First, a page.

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Juicing and Nutrition

 

Juicingphoto | Juicing And Nutrition | National Pancreatic Cancer Foundation

Juicing has become a popular trend in recent years largely due to the high content of vitamins and minerals that can be enjoyed on the go.

There is some important information to take into consideration when trying to maximize the health benefits. For at-risk individuals, including the sick, elderly, or infants, it is important to remember that any bacteria on the surface can quickly contaminate the juice. According to eatright.org, individuals with compromised immune systems should boil any unpasteurized juice in order to kill the potentially harmful bacteria. However, juicing at home can be a safer, more frugal option when practicing food safety rules: “…clean everything, including all fruits, vegetables, cutting boards, knives, blenders, juicing machines, and glasses. Even if you’re not using the peels, clean them anyway. Bacteria on the outside of the fruits and vegetables can contaminate the inside when cut and juiced. Even if you follow all safety habits, fresh juice can still pose a risk for food poisoning in high-risk individuals.” (1) Remember not to make more than you can drink in order to refrain from storing extra, as bacteria can quickly spread when the juice is not fresh.

Now–Let’s take a moment to think about our bodies. The human body is an amazing compilation of systems and food is our fuel. The nutrients we put into our body can affect much more than weight and hunger. Studies show a direct link between nutrition overall health, including, but not limited to depression, anxiety, cardiovascular disease, and cancer. “Nutrition therapy is used to help cancer patients keep a healthy body weight, maintain strength, keep body tissue healthy, and decrease side effects both during and after treatment.”(2) Chris Wark, a colon cancer survivor, is a prime example of utilizing nutritional support for wellness. His website, chrisbeatcancer.com, shares his motivational journey and is an exploration of nutrition, resources, and many other survivor stories, including Kay’s. Read Kay’s story about she included juicing in her journey toward wellness after her pancreatic cancer diagnosis. https://www.chrisbeatcancer.com/kay-healing-pancreatic-cancer-naturally-after-treatment-failed/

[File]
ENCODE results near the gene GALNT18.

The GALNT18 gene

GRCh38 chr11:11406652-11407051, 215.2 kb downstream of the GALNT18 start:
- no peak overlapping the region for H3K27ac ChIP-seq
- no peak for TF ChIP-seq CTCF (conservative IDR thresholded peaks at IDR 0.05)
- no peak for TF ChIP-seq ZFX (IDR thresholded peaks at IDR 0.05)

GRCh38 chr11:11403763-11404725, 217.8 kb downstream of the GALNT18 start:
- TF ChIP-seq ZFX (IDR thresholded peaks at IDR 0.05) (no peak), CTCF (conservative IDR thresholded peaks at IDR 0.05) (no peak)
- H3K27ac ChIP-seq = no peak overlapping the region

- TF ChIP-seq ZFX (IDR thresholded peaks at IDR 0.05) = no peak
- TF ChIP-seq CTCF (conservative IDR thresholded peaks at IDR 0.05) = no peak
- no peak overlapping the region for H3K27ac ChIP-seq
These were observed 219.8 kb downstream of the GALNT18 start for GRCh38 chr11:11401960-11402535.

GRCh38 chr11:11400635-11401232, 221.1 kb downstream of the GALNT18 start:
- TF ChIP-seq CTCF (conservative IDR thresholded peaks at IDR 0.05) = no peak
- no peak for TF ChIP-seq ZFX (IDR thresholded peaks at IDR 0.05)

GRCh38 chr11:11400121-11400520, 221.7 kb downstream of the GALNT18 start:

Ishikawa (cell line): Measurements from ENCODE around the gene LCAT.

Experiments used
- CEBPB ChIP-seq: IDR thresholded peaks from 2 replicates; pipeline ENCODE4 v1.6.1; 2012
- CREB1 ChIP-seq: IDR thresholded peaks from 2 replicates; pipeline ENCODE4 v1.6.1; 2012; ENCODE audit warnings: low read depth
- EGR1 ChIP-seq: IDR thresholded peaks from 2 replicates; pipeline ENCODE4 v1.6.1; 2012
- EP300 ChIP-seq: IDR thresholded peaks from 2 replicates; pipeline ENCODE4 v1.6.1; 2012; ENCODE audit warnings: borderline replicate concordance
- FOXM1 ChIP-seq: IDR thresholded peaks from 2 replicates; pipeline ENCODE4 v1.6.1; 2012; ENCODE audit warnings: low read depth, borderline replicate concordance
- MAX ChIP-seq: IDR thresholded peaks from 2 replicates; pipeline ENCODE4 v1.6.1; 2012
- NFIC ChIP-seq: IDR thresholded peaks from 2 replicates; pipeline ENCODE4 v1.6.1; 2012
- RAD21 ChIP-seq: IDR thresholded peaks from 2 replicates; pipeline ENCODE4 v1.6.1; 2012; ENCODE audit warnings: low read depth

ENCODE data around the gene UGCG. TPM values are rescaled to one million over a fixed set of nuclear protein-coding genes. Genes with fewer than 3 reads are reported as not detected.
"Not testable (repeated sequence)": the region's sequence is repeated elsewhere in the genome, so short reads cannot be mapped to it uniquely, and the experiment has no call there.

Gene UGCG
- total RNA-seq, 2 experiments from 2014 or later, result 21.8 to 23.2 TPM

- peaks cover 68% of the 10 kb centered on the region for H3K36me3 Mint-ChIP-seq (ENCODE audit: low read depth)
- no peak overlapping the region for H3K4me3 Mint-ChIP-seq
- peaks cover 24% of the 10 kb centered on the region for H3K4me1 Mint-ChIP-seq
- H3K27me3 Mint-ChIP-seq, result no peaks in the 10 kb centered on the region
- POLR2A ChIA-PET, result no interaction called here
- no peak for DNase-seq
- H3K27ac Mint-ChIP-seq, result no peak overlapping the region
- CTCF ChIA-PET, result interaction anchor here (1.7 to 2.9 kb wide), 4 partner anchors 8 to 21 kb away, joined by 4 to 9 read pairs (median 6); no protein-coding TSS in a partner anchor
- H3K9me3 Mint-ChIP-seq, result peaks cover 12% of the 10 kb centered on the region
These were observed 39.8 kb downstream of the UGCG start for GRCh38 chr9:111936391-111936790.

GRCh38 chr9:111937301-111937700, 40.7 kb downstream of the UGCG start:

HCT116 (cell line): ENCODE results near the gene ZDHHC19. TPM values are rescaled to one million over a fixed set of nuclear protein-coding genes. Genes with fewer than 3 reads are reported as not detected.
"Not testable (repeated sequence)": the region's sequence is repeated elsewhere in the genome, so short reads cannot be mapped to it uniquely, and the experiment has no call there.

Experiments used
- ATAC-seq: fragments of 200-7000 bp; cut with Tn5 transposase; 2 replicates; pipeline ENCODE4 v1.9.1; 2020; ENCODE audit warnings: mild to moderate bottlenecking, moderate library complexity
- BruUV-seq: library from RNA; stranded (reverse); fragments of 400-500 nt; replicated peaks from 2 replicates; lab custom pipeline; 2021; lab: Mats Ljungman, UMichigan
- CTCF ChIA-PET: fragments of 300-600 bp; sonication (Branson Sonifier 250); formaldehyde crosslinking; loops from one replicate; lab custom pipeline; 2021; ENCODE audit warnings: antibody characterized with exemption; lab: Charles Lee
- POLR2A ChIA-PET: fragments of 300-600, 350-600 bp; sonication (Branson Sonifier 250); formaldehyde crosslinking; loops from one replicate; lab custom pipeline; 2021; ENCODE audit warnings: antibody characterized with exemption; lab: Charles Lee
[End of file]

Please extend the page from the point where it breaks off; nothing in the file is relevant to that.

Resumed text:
There are often questions on whether juicing is healthier than eating raw fruits and vegetables, however, arguments can go either way. It is important to take into consideration the need of the individual. We frequently hear from our pancreatic cancer patients that they experience loss of appetite and/or lose the ability to keep food down making juicing a potential solution. “Juicing extracts the juice from fresh fruits or vegetables. The resulting liquid contains most of the vitamins, minerals and plant chemicals (phytonutrients) found in the whole fruit.” (3) Juicing is not intended to be a miracle treatment, but rather a potential solution to support the human body by providing it with nutrients needed to survive.

For more information on juicing and nutrition:

https://www.ncbi.nlm.nih.gov/pubmed/28338764

https://www.health.harvard.edu/blog/diet-and-depression-2018022213309

https://www.nutriciaresearch.com/immunology/immune-system-development-and-the-importance-of-nutrition/

Juicing recipes

https://www.cancercenter.com/patient-stories/chrisp

https://beatcancer.org/blog-posts/alkaline-foods-can-help-fight-pancreatic-cancer

To learn about Gerson therapy: https://gerson.org/gerpress/the-gerson-therapy/

Sources:

  1. https://www.eatright.org/homefoodsafety/safety-tips/food/the-juicing-trend-about-raw-juice
  2. https://www.cancer.gov/about-cancer/treatment/side-effects/appetite-loss/nutrition-pdq
  3. https://www.mayoclinic.org/healthy-lifestyle/nutrition-and-healthy-eating/expert-answers/juicing/faq-20058020